a wholesale and improbable statement. His brief
section" on this subject is couched in very cautious
language, and leaves the matter, to say the least,
entirely open.

Another cause of the general adoption of this opi-
nion has been, that a too conventional and compara-
tively modern conception of what constitutes Church
worship has been applied to the early Cluu'ch. It is
by no means essential to Church worship, of the
strictest kind, that the people of a whole neighbour-
hood should be gathered into one assembly. Where-
evcr there was a presbyter and but " two or three"
to join in worship with hira, there, doubtless, it was
held, were the sufficient elements of Church worship.
And this will abundantly account for the absence of
any mention of the more ordinary kind of Church
worship in the record preserved by Pliny in the
first, and by Justin Martyr in the second century.
The Service which naturally was dwelt on in both
these instances, to the exclusion of all minor ritual,

o Cliristiaii Antiquities, XIII. is. 1. vol. iv. p. 35:J. IIi; entitles this
section, "No rcrluin rule for meeting in public, except upon the Lord's
Day, in limes of pancculion, for llic first two ages." The utmost that
this can be taken to mean, is that the services which otherwise took
place were ill times of persecution intermitted or uncertain, except on
Sundays. All that he adduces for proof even of tliis, is that Justin
Martyr mentions no public assembly but the Sunday Euchari:-(t ; " whence
learned men have concluded," (he quotes, however, no one but Cotc-
Icrius,) "that in his time the Church observt-d no othei days of solenni
assemblies." The true explanation of Justin Martyr's silence is given

44 Till!; nuNCirLES of divine service, [chap. i.

was the celebration of the Eucharist. This was the
great Christian event, occurring, (as both writers evi-
dently imply,) as a general rule, but once a-weck ;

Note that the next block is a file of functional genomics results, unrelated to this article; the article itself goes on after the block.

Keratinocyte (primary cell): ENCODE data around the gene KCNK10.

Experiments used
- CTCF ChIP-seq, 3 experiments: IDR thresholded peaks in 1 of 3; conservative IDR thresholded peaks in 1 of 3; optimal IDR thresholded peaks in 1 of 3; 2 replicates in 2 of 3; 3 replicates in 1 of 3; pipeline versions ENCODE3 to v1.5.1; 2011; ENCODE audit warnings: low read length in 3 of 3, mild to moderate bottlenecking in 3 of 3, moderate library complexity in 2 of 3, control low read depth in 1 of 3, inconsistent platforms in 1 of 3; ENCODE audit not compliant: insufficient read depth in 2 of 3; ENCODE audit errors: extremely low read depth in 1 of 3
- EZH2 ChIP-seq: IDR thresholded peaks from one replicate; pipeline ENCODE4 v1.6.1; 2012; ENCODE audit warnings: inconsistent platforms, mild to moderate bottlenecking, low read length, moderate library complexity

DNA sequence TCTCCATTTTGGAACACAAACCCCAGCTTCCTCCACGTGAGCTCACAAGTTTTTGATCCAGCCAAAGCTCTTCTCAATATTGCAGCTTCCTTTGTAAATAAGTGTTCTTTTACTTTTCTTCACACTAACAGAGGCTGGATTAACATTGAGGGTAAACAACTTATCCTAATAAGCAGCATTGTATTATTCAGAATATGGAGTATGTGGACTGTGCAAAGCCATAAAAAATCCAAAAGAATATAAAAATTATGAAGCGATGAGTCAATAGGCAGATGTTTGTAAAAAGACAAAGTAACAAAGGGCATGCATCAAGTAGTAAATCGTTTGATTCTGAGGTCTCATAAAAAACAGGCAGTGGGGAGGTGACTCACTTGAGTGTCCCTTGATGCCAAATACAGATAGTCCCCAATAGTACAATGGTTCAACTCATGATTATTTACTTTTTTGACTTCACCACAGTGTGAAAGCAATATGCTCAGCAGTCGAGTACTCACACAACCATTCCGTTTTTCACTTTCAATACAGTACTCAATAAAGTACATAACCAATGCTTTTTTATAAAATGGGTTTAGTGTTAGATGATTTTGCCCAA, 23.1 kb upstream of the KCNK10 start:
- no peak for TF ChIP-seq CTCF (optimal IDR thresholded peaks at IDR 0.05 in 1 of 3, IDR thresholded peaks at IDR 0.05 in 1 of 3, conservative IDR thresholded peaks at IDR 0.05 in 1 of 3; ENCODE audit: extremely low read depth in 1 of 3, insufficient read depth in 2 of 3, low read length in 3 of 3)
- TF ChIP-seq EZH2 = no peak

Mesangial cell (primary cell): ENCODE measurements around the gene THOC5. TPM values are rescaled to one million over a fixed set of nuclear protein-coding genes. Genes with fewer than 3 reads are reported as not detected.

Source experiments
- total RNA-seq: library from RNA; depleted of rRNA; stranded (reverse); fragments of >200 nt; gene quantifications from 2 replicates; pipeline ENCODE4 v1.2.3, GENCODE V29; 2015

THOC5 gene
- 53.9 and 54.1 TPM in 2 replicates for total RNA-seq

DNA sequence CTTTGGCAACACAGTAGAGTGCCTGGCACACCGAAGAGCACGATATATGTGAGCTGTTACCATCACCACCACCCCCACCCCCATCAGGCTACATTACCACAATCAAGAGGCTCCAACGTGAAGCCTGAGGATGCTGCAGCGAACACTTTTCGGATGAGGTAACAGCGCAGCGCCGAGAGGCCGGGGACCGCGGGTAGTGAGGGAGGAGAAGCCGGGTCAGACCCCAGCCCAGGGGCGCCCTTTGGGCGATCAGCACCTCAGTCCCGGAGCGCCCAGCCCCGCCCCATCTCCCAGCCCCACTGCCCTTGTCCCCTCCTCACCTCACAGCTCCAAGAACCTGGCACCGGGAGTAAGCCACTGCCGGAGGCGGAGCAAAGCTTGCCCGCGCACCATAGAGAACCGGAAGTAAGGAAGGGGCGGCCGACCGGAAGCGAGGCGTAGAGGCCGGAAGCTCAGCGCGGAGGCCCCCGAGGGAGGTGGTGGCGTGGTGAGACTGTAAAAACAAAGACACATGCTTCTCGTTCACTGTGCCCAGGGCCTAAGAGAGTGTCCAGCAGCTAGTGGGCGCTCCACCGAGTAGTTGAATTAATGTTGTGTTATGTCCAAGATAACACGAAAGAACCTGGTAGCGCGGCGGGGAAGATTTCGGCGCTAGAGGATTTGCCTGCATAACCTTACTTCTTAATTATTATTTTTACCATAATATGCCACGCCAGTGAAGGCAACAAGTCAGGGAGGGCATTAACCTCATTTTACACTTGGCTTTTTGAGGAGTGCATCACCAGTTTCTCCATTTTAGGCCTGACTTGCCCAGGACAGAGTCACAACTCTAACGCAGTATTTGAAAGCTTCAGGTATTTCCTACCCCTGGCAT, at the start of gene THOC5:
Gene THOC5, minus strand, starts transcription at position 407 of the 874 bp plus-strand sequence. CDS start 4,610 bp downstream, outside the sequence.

attendance upon which was the very badge of a Chris-
tian. And there seems to have been a peculiarity in
the customs of the Church of the first two or three
centuries (arising from the fewness of numbers in a
diocese), which had the effect of giving a singular
and overwhelming prominence to the Eucharistic ser-
vice. It was this, — that the Bishop was commonly
the celebrant at the Holy Communion ; the priests,
deacons, and laity — in a word, the whole body of the
faithful within the diocese — being present. This is
evidently the idea of Eucharistic celebration which St.
Ignatius, writing in the beginning of the second cen-
tury, has before his eyes in various passages of his
Epistles. Thus too Clemens Romanus, in the first cen-
tury, assumes the celebration to be a general gathering
of this kindP : — " To the high priest," he says, (that
is, the Bishop,) " his proper part in the service is as-
signed ; and to the priests and Levites (i. e. deacons)
theirs : the lay person is bound by rules applying to
laymen. Let each one of you join in the Eucharist
in his own order," &c. Now all this, while it exactly
agrees with Justin Martyr's account in other re-
spects, goes far to explain why he says nothing, in
his Apology, of that secondary kind of service, which,
being conducted probably for the most part by
single presbyters, ministering to small bodies of the
faithful, exhibited in altogether an inferior degree
the great features of the Christian polity and wor-
ship. This view differs but little from that which
Bingham, after all, acquiesces in, viz. that Justin

p Clem. Rom. Ep. I. ad Cor. c. 40, 41.


Martyr's silence as to Church assemblies on week-
days " is a negative argument against them, unless
perhaps some distinction may he made between the
general assem.tAy of both city and country on the
Lord's day, and the particular assemblies of the city
Christians (who had better opportunities to meet)
on other days : which distinction we often meet with
in following ages." The exception would of course
include such "country Christians" as had a pres-
byter among them.

On the whole, we may conclude that no presumption
against the existence, in early times, of other Church
Services than the Eucharistic can be grounded upon
the silence either of Pliny's informant, or of Justin
^Martyr in his Apology. Nor, considering, first, the
exceeding scantiness of ecclesiastical writings in the
first two or three centuries, and next, the subordinate
character of these services, would it be at all sur-
prising if no mention of them Avere found within

Online LibraryPhilip FreemanThe principles of divine service; an enquiry concerning the true manner of understanding and using the order for morning and evening prayer, and for the administration of the Holy Communion in the English Church (Volume 1) → online text (page 4 of 33)